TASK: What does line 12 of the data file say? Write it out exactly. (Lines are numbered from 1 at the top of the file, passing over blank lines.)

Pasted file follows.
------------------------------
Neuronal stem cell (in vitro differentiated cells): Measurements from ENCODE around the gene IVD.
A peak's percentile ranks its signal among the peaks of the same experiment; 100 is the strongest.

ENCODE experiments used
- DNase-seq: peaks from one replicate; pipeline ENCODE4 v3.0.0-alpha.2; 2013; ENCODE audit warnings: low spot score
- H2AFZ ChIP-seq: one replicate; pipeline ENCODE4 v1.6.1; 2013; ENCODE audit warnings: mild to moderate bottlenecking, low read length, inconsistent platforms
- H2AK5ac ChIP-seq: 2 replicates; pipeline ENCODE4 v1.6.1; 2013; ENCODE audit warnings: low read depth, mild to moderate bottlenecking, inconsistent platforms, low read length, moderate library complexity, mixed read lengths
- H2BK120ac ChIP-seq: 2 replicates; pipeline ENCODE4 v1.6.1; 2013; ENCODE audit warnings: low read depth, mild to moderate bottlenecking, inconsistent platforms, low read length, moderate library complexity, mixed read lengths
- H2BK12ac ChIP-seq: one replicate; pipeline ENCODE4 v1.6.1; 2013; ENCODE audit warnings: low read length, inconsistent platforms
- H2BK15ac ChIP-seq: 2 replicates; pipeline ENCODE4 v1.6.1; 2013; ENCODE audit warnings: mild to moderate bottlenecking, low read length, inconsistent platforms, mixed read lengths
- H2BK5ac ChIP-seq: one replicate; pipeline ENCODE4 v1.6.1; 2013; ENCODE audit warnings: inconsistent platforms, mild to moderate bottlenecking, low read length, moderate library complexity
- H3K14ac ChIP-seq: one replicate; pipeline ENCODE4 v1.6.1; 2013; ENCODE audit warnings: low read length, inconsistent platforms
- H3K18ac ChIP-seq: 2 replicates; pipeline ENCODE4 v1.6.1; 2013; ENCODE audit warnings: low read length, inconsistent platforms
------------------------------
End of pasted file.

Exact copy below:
- H3K18ac ChIP-seq: 2 replicates; pipeline ENCODE4 v1.6.1; 2013; ENCODE audit warnings: low read length, inconsistent platforms